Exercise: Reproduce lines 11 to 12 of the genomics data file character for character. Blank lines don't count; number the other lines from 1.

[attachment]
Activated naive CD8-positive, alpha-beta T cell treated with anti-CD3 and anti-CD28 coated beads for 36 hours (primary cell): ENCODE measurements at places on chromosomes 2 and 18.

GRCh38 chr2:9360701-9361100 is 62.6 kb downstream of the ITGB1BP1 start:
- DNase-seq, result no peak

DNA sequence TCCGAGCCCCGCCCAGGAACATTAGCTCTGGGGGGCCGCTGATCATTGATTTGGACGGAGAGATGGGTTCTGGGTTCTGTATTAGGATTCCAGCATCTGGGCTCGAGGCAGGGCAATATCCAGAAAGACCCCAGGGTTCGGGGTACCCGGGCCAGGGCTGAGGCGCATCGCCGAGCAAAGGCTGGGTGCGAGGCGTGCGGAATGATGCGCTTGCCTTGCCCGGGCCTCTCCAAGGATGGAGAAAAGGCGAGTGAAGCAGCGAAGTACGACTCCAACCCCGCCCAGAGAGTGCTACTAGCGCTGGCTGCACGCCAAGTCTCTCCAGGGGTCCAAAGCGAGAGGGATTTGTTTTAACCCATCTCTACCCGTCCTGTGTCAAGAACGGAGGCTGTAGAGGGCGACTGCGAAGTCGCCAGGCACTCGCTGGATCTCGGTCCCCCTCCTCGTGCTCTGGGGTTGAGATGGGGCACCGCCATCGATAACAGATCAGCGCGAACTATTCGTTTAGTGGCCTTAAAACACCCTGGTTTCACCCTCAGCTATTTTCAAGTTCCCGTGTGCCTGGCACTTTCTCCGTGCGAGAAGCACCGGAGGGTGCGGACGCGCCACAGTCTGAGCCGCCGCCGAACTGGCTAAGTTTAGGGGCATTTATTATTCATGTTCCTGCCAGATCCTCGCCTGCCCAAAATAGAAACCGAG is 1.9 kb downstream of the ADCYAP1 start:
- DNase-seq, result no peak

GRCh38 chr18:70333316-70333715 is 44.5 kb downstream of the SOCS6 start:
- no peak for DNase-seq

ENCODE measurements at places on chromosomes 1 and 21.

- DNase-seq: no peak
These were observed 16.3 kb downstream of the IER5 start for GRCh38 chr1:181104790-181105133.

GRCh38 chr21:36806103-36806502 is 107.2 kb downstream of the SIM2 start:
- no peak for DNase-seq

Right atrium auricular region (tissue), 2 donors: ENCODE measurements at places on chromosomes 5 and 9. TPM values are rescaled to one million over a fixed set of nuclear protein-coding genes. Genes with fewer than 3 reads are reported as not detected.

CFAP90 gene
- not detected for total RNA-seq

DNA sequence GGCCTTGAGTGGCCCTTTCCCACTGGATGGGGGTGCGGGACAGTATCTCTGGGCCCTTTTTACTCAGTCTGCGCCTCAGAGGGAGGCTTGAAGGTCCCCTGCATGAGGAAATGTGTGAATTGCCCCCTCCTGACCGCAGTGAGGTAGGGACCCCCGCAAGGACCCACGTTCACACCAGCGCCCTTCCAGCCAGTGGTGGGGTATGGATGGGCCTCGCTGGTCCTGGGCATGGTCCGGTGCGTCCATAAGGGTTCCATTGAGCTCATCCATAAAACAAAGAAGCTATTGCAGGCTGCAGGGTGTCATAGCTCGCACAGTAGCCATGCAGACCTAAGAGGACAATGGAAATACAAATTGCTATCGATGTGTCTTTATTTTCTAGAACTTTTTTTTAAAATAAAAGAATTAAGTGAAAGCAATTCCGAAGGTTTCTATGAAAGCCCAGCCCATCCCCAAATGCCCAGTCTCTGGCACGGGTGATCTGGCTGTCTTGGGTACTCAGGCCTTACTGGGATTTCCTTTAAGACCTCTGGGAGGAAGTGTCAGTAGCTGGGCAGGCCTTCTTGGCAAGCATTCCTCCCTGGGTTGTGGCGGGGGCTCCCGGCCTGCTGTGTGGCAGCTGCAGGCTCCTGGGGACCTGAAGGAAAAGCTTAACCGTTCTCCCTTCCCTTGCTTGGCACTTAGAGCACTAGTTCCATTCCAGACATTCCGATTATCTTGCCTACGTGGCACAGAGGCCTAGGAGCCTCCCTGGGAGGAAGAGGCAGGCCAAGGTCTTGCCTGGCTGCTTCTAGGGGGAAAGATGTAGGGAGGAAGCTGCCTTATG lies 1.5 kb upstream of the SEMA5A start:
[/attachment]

GRCh38 chr21:36806103-36806502 is 107.2 kb downstream of the SIM2 start:
- no peak for DNase-seq